CNBP is developing light-based sensing tools, which can measure in real time, complex chemical and molecular processes, in the living body and in other dynamic biological environments.
Detection, measurement and quantification of biologically and clinically relevant molecules, including small molecule metabolites, proteins, peptides and nucleic acids is central to understanding their functions in living organisms. Yet despite decades of effort, key challenges remain.
Biomolecular sensing must be carried out at appropriate length scales. The information about nanoscale biomolecular events from micrometre scale regions must be extracted at a considerable distance from where the sensing occurs.
Biosensors are also directly exposed to the intrinsic chemical complexity of biological environments, leading to background signals and cross-reactivity. The challenge of biological complexity can only be addressed by multiple simultaneous biochemical measurements (also known as multiplexing).
At the CNBP we’ve designed our sensing program to explicitly address these issues, with a key focus in the areas of Reproductive Success, Vascular Health and Persistent Pain.
New sensing technologies for physiological monitoring are widely regarded as the next technology frontier, which will allow the community to manage chronic health conditions, as well as maintain well-being, and associated quality of life.
Sensing (the taking of quality and conditional assessments at a molecular level) is also needed in the agricultural, food and manufacturing sectors—particularly as industry looks to maximize its effectiveness in a changing and competitive environment. Sensors monitoring food, its quality, food-borne pathogens or other contaminants is a key area where our research and technology can add significantly to the business value proposition as well as to their bottom line.
CNBP is identifying major research and technology gaps in all of these areas and is designing its program to fill these needs. Our core platform technologies and their components: nanotechnology with its multifunctional nanoparticles, and synthetic biology, fibre sensing, as well as in-vivo sensors are already making a mark on the fields of biosciences and medical research.
Our point-of care technologies are being translated to end-users and will continue to have impact with a broad societal perspective.
Above - CNBP Researcher and chemist, Dr Michelle Zhang
At the CNBP we operate at the leading edge of biophotonics research with our globally recognised scientists developing next-generation, transformative sensing technologies that are allowing us to push the very frontiers of nano-exploration and measurement.
Our fibre sensors and probes have a vast range of important applications. The hydrogen peroxide and pH probe we are developing will make it possible to take the guesswork out of IVF. Our probes aiming to measure molecular activity in the reproductive tract will help us better understand fertility as well as key events in the process of reproduction.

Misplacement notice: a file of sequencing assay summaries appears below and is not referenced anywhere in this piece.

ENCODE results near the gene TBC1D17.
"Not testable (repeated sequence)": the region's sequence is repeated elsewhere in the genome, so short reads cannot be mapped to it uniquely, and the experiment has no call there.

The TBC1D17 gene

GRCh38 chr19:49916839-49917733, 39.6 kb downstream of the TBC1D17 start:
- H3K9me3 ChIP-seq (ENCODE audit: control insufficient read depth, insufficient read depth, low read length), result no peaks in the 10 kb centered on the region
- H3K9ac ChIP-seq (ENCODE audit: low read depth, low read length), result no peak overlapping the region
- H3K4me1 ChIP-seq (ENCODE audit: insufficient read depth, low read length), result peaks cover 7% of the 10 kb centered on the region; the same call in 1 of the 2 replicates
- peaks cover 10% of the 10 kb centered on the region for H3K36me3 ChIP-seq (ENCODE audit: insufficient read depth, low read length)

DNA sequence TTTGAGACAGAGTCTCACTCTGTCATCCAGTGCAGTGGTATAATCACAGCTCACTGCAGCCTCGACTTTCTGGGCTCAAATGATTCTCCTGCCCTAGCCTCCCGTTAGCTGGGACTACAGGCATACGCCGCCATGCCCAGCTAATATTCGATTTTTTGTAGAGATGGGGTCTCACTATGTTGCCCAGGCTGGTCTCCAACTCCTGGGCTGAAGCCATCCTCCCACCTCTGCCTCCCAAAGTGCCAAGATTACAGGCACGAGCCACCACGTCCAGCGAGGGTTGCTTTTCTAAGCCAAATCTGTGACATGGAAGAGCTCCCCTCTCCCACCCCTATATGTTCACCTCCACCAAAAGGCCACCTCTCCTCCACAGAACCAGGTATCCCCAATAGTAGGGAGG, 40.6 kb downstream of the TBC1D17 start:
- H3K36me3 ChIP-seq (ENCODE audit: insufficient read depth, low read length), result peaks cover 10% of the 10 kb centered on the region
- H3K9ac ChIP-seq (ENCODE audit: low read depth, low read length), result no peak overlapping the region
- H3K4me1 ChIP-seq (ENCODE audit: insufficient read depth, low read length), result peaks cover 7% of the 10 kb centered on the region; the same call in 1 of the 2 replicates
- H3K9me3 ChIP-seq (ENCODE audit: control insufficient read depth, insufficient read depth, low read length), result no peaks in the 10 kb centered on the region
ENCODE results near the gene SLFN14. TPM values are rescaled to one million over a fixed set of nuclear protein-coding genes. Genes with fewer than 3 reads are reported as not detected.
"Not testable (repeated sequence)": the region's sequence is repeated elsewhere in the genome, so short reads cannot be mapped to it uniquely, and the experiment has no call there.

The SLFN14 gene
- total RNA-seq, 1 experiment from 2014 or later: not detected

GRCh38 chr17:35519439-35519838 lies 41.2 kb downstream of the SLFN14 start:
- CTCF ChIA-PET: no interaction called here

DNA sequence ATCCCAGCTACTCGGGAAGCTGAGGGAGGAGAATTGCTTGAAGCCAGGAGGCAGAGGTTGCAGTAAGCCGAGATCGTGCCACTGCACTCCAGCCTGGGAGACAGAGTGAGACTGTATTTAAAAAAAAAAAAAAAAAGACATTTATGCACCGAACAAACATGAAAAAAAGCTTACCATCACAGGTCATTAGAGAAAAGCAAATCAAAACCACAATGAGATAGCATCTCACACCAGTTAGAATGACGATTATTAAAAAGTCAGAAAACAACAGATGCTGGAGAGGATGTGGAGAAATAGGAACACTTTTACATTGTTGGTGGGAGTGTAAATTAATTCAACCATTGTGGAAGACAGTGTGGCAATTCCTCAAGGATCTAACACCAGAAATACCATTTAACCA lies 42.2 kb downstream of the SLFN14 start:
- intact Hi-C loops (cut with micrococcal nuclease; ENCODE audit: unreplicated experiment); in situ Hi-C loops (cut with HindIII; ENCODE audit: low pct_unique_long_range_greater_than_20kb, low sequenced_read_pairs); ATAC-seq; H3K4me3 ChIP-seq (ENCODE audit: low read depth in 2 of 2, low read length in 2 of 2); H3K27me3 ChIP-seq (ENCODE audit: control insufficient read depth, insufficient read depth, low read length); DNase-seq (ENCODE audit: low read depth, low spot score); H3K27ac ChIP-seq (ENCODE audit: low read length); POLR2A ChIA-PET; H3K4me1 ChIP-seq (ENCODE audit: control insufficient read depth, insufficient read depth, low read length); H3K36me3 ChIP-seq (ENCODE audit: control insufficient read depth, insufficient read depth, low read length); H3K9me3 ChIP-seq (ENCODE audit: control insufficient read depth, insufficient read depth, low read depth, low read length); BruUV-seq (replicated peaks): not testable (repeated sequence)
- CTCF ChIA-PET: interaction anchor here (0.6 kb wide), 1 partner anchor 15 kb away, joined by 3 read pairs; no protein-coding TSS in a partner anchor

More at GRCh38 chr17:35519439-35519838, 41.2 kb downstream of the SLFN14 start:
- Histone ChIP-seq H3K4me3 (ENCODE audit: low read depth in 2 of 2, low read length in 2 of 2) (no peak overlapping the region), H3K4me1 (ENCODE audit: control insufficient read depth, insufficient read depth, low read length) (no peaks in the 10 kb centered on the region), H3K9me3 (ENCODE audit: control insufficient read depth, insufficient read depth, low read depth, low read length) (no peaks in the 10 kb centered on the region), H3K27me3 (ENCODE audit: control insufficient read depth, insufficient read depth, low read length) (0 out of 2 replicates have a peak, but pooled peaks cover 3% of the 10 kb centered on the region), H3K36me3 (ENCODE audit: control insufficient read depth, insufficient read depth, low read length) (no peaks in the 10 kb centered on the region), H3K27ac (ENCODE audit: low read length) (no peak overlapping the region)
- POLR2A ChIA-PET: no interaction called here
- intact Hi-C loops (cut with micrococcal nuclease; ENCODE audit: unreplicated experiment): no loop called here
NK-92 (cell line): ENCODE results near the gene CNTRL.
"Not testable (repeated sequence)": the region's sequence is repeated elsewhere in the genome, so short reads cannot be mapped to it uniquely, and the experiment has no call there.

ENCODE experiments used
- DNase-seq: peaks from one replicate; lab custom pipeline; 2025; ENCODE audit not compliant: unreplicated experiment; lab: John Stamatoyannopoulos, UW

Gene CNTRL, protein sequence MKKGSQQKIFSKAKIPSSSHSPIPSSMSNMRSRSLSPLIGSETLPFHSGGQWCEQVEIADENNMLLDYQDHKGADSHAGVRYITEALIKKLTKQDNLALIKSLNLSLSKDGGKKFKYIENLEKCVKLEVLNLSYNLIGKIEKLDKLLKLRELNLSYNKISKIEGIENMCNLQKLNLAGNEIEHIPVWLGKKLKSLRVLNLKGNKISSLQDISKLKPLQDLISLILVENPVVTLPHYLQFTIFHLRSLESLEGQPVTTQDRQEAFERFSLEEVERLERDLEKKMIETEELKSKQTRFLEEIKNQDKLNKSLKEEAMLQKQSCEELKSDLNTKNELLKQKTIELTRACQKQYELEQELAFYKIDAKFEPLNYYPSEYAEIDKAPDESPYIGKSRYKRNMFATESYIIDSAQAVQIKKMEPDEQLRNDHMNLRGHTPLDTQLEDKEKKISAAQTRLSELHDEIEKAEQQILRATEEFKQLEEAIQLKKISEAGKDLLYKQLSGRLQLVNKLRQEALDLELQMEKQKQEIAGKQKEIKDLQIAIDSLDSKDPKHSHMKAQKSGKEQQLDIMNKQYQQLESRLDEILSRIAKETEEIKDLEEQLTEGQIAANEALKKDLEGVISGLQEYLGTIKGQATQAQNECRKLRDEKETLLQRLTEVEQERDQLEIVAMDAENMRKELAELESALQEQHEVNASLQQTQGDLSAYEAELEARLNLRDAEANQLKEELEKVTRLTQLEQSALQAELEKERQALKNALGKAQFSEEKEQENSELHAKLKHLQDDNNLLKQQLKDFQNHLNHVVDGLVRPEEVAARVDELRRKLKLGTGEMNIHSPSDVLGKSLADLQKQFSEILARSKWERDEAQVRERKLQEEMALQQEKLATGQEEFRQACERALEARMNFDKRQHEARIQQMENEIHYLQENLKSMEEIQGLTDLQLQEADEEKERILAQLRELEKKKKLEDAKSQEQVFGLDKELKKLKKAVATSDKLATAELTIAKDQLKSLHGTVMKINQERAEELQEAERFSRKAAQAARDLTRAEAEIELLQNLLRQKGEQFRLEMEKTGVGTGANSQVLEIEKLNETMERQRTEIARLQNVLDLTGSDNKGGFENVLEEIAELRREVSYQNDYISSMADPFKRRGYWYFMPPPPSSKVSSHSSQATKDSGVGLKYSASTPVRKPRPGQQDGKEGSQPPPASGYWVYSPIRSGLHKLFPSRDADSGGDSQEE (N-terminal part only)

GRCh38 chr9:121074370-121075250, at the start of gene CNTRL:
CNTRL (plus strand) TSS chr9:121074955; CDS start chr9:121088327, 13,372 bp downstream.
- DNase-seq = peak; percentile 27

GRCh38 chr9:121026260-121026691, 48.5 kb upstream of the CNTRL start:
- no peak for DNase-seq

Our recent technology highlight of cancer margin detection with optical fibres is rapidly heading towards commercialisation.
Additionally, our widely acclaimed brain sensors are opening up new and exciting research and commercial opportunities. These include a smart needle to make brain surgery safer and a brain temperature probe that will help us understand the neuronal effects of drug abuse. Notably, our smart needle technology has already been successfully used in a pilot trial with 12 patients undergoing neurosurgery at Sir Charles Gairdner Hospital in Western Australia.
Working at the interface of chemistry and physics we are pioneering new and exciting approaches to the detection of proteins, metal ions and other molecular functions.
Our technology to detect cytokines (proteins that orchestrate the immune response in the body) will lead to next generation cell therapies and outcomes in regenerative medicine.
Our work in sensing zinc and other metal ions will help us better understand the dynamic roles that these molecules have in regulating health and disease in the body.
At the CNBP our challenge is to detect trace molecules—this requires the measurement of extremely weak signals, but our advanced nanotechnology expertise is helping us break through this previously stubborn barrier. Our researchers are developing bespoke nanomaterials, nanodiamonds, superdots and hyperdots to enable this next generation of nano-particle based sensing.
Finally, Raman and spectral fibre sensing approaches, also being developed within the CNBP are versatile and offer broad utility—from sensing in the living body right through to use within industry and manufacturing and food related sectors.
At the CNBP we are on an exciting and transformative research journey—taking sensing and biomolecular measurements to places where they have never been before.
Sensing at the nanoscale via advanced biophotonics technologies and techniques